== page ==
Thanks a lot, Dak Prescott. Now more people will think the fourth round is still a gold mine for quarterbacks, but the data says otherwise. The update to our quarterback draft study for 1994-2016 shows little has changed: finding a good QB is really hard.
23 Aug 2012
by Andy Benoit
(Ed. Note: Thanks to The New York Times for allowing us to re-run Andy Benoit's annual team previews. Please be aware that these previews are more scouting-oriented than what we run in Football Outsiders Almanac 2012, and they represent one man's opinion so they may differ from the forecast from our statistical team projection system. -- Aaron Schatz)
It’s year 14 of the Cleveland Browns rebuilding project. Or year three of their third or fourth rebuilding project -– whatever, you get the idea. The Browns finished 4-12 last season, marking the third straight year, and ninth time since their reinstatement in 1999, that they’ve lost at least 11 games. They did it primarily with bad offense (13.6 points per game, third worst in the NFL), though their defense was nowhere near as good as its No. 5 scoring ranking suggested.
Mike Holmgren knew the uphill climb would be steep when he agreed to take over as team president in 2010. He may not have known that Randy Lerner would soon be selling the team to Jimmy Haslam, and that the 2012 season would probably be his last in Cleveland. This comes just when it seemed like Holmgren was getting traction.
This past April, Holmgren did what he probably wanted to but couldn’t do his first two years: draft a quarterback in the first round. The selection of Oklahoma State’s Brandon Weeden meant that 30 of the NFL’s 32 teams currently have a signal-caller that was either drafted in the first round or is playing under a contract that guarantees them more than $20 million. (The only two teams that don’t are the Bengals, who have high second-round youngster Andy Dalton, and the Seahawks, who have free agent pickup Matt Flynn.)
Holmgren’s selection of Weeden upset incumbent quarterback Colt McCoy, but contrary to what the Browns have shown over the years, this isn’t pee-wee football. Players’ feelings don’t matter. What matters is being able to execute all of head coach Pat Shurmur’s offense. Holmgren knows what 30 other teams (plus the Bengals) know: you can’t win in today’s NFL with a middling player under center.
The 28-year-old Weeden is expected to start right away, though not many expect him to immediately set the world on fire. Holmgren would have selected Weeden much earlier than 22nd if that were the case. Cleveland had an earlier pick –- the fourth overall selection, which they traded along with fourth-, fifth- and seventh-round picks to Minnesota for the third overall pick. They spent that on Alabama’s Trent Richardson.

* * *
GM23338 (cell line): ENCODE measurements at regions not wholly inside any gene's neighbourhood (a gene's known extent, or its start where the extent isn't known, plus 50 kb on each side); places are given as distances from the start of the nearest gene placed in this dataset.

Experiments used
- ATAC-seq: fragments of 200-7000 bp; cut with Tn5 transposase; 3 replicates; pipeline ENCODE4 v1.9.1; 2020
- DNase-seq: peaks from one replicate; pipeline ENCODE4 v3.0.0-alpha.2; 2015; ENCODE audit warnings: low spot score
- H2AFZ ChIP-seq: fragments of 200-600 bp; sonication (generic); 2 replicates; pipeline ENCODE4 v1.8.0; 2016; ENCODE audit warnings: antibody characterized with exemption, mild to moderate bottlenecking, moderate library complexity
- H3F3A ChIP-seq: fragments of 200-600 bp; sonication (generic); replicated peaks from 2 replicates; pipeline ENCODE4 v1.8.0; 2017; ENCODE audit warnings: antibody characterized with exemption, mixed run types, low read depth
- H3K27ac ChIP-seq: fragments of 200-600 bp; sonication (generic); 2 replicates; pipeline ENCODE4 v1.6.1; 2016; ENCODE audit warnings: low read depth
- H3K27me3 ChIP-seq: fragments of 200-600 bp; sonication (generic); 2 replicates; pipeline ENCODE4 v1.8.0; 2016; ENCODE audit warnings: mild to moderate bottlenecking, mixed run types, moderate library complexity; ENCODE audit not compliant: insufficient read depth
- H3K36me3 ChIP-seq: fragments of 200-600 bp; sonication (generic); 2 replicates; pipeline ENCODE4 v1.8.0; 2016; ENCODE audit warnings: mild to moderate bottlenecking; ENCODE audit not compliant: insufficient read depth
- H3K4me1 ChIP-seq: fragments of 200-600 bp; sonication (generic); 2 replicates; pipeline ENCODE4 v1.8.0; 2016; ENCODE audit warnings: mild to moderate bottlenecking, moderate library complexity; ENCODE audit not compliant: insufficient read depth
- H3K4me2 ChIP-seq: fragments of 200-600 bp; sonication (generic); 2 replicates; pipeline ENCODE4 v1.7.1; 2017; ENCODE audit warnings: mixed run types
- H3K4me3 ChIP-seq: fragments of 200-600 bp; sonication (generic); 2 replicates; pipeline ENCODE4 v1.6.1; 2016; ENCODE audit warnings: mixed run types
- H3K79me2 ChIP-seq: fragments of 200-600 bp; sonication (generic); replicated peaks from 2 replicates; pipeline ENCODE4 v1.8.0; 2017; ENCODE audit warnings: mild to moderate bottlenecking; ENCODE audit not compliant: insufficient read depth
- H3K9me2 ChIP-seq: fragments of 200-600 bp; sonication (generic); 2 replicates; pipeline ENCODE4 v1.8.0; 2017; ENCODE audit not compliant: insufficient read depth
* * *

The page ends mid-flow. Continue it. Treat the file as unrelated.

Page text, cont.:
The Richardson pick is very revealing about how far Holmgren thinks this team still has to go. Richardson is viewed by many as the best running back prospect since Adrian Peterson. But trading up to take a running back -– any running back –- third in today’s NFL is akin to pawning gold in order to buy the coolest landline phone on the market. If running backs can help win significant games, then why hasn’t Adrian Peterson’s team won anything without Brett Favre?
Holmgren isn’t oblivious to the ways of today’s NFL -– he knows Lombardi Trophies are obtained through the air. But he’s also not oblivious to the state of his team. He knows the Browns still don’t have the resources to truly compete in the AFC North. They don't have that kind of passing offense just yet. He also knows that the Browns will never rebuild if they don’t first stop the bleeding. This team needs to familiarize itself with winning –- it needs to have some sort of success to build on. It’s easier to build a long-term playoff contender coming off an 8-8 season than a 4-12 season. The Browns didn’t have the resources to build an immediately potent passing attack, but they did have the resources to build an immediately potent rushing attack. Baby steps are better than no steps.
Let’s suppose Trent Richardson lives up to the hype. Let’s suppose his combination of speed and power translate perfectly to the NFL, and that despite his physical (if not violent) running style, Richardson proves to be every bit as explosive in Weeks 13-17 as he was in Weeks 1-12. Let’s even supposed the 21-year-old is viewed as the second coming of Jim Brown. That’s great, but it won’t impact anything beyond fantasy leagues if the Browns can’t become respectable through the air.
A great season from Richardson in and of itself can’t propel the Browns to .500, it can only allow them to get to .500. They still need some sort of a passing game. This is why there’s no discussion about rookie Brandon Weeden competing with incumbent quarterback Colt McCoy. It doesn’t matter how likeable or noble McCoy is off the field; on the field, he can’t play -– at least not at the level needed for sustainable NFL success. The arm strength just isn’t there, and he doesn’t have the innate accuracy or dynamic athleticism to make up for it. It doesn’t help that McCoy struggled to read the field in his 13 starts last season, either.
Keep in mind, McCoy’s struggles came in a West Coast offense -– a scheme supposedly manageable for meager-armed players. Weeden at least gives Pat Shurmur’s system a chance to function. The 6-foot-3, 221-pounder is said to be the best pure pocket passer in the 2012 draft class. His mechanics are borderline flawless. The caveat is that Weeden needs comfortable space in order to operate. At Oklahoma State, he was not a confident player when bodies were around him.